Mother's Day: Bollywood taking baby steps in realistic portrayal of mothers : The Tribune India

Mother's Day: Bollywood taking baby steps in realistic portrayal of mothers

Mother's Day: Bollywood taking baby steps in realistic portrayal of mothers

Mumbai, May 10

From Nargis' revolutionary 'Mother India', the 'Mother of Bollywood' in Nirupa Roy, to Kajol's 'helicopter' mom and Priyanka Chopra's mama tiger act in "The Sky is Pink", Bollywood is coming of age when it comes to portraying mothers on screen.

This Mother's Day, writers Mrunmayee Lagoo Waikul, Juhi Chaturvedi, actor Seema Pahwa, writer-director Nupur Asthana and filmmaker Pradeep Sarkar weigh in on how Hindi cinema has been receptive to the off-screen evolution of mothers.

Even after 45 years, Salim-Javed's iconic "Mere paas maa hai" dialogue in "Deewar" evokes Roy's image as a hapless impoverished mother torn between her warring sons, played by Amitabh Bachchan and Shashi Kapoor.

Waikul, co-writer of "Thappad", believes mothers have often been used to bring out the emotional appeal in a story.

"The portrayal of a mother depends on what one is trying to communicate in the film. As writers we have to portray what is going on in the society and then try to make it inspirational, aspirational or maybe show the stark reality," she told PTI.

Pahwa, who has become the go-to actor to play an educated mother from the middle class, said the Bollywood mother has become progressive.

One would remember Pahwa in "Bareilly Ki Barfi" as a harrowed mother vetting grooms for her daughter and, in "Shubh Mangal Saavdhan", a well-read woman who struggles with symbolism while delivering a sex talk to her soon-to-be-married daughter.

"Mothers as characters may have the same problems as they had years ago. But what's refreshing is how they are becoming more accepting towards the changes in society.

"Lately, they show that mothers are not stubborn. They are not the quintessential mother anymore who is always crying and ailing," the actor had told PTI in an earlier interview.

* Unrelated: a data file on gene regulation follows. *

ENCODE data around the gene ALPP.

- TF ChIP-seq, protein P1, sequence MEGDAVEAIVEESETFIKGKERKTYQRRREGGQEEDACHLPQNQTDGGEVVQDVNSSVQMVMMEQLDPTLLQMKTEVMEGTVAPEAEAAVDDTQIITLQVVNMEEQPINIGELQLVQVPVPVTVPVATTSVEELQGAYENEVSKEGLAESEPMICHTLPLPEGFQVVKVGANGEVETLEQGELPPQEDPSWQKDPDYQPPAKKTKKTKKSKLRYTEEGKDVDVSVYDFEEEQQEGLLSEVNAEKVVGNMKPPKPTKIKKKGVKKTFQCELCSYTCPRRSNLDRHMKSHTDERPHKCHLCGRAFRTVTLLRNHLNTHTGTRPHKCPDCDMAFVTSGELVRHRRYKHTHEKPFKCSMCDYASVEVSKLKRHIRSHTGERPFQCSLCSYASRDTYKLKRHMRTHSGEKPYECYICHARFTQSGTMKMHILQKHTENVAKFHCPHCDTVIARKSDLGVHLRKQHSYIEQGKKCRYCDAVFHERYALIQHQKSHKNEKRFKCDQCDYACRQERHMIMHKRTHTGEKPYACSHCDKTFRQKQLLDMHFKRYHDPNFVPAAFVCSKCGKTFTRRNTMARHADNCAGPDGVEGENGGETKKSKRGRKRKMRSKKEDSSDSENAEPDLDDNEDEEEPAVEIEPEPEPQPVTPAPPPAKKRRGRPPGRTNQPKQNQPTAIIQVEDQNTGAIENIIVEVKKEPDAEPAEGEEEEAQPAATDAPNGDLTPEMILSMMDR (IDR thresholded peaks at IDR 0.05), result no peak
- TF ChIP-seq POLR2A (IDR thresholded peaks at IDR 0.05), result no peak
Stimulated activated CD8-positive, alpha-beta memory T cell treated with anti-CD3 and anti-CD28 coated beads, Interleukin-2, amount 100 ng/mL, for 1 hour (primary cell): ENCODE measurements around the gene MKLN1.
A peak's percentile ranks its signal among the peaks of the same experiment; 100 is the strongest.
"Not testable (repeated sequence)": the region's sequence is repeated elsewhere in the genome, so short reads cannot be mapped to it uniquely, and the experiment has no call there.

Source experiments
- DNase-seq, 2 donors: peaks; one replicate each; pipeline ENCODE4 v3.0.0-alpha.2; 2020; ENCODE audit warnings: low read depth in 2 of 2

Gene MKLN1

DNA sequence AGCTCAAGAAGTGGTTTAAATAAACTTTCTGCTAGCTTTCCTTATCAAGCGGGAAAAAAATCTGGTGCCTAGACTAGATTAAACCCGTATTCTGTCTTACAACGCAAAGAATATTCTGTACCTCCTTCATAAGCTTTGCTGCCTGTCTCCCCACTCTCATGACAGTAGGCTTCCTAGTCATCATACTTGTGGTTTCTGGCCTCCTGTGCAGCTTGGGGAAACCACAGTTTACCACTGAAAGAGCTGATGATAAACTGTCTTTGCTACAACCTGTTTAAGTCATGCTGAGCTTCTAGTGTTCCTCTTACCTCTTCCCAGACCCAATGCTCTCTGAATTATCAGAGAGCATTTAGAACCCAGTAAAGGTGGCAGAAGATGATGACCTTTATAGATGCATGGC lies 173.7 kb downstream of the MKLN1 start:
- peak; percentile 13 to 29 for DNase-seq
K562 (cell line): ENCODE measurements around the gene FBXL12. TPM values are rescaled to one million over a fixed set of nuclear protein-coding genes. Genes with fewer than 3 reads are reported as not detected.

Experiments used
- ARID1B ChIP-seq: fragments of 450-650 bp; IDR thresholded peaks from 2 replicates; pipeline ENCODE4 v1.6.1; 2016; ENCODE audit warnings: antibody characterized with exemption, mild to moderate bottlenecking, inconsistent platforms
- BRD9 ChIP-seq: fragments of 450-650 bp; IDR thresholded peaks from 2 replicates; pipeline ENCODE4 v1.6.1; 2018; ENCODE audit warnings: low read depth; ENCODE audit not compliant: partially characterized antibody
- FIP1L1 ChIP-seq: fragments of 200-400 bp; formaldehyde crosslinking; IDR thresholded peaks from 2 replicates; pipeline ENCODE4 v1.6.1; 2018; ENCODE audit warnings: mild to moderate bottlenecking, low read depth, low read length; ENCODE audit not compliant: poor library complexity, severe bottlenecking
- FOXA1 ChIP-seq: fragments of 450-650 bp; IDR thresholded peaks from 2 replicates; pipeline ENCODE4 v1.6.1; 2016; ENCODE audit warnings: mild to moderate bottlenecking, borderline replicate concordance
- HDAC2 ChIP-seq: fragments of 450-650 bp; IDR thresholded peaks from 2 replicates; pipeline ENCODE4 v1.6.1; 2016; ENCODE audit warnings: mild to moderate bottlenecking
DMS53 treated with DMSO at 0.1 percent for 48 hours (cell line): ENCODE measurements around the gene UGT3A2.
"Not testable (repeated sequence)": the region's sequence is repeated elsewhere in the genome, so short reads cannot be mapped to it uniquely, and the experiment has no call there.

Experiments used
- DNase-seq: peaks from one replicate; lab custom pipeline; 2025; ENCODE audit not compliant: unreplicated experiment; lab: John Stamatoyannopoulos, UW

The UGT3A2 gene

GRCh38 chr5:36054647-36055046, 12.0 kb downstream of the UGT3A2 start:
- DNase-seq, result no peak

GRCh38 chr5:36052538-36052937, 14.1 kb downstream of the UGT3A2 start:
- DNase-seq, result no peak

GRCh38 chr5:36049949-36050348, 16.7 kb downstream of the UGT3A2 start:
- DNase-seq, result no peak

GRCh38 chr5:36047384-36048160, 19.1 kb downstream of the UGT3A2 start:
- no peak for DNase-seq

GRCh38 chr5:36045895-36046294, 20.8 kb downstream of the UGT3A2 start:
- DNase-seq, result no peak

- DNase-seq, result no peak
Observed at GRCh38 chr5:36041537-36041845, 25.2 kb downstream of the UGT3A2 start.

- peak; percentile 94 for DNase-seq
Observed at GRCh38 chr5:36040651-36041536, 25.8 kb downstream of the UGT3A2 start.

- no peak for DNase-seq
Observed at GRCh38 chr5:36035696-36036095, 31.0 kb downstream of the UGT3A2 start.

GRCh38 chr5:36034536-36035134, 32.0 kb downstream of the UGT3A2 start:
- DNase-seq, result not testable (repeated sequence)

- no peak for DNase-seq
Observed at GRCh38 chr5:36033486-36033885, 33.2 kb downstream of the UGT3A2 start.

In Dolly Ahluwalia's salon owner who enjoys a tipple with her mother-in-law in "Vicky Donor", Chaturvedi gave a new-age mother to Hindi cinema.

The writer said it is time mothers were treated like humans and not put on a pedestal.

"You don't have to write a 'Mother India' all the time or a Nirupa Roy or Leela Chitnis or recreate a temple image of a Devi. She is as human as anybody. It is up to each writer what is it that they are writing to watch and want people to see in the film," she said.

The writer added that one can create a bizarre or a villainous mother onscreen but there should be an awareness while writing such parts.

"You write a whacked out character as long as you are coming from the space of knowing. When you know, you will make that whacked out mother even more believable and beautiful," Chaturvedi said.

The father has often been the absentee parent or the one who gets killed off, like in Salman-Shah Rukh Khan-starrer "Karan Arjun", with Raakhee as the waiting mother, but single mothers have started getting their due on screen.

Waikul, whose mother, late actor Reema Lagoo played a single mother in 1990's "Aashiqui", said the portrayal has witnessed a sea of change.

"Very rarely we saw single mothers working on screen, usually it used to be some activity, sending food or stitching clothes in earlier times. We have seen struggling mothers onscreen for years now," she said.

Citing the example of Dia Mirza's character in "Thappad", the screenwriter said, "The character is a single mother and has a good job. She is educated and unapologetic. This is the kind of graph we are seeing over the years."       Asthana, co-director of web series "Four More Shots Please!", said society reflects art and art reflects society.

In the Amazon Prime Video show, which has been renewed for a third season, actor Kirti Kulhari plays a successful lawyer who is a single mother.

"I have so many friends who are single mothers, they are devoted to their children. Having a career and yet going out to work is not easy. I see their struggle every day and their desire to live a full life.

"Society has evolved, there are new-age parents and that is reflected in art as well," Asthana said.

Sarkar too believes it is all about growing with time. His last directorial venture "Helicopter Eela" saw an overprotective and possessive mother (Kajol) rediscovers herself and finds a life outside of her son (Riddhi Sen).

"The relationship of a mother and child cannot be old or new. It is always of love and care and that's what mothers are like. The treatment can be different in cinema, but with basic emotions in place," he added.

Chaturvedi said though her films "Piku" and "October" didn't have a direct "mother" connect to the story, the central characters – Deepika Padukone's title role as the working woman daughter and a doting friend in Dan, played by Varun Dhawan – were quite maternal.

"Mother is a genderless entity. The human quality of a mother is nurturer, a spiritual and selfless person. What stops a man from being that?

"Piku is the mother of the family, she is sensible and sensitive. It is not about having a child, it is about being that person. In 'October', Vidya Iyer (Gitanjali Rao), Dan's mother or Dan himself, he elevated himself to doing what a mother does," she said. PTI


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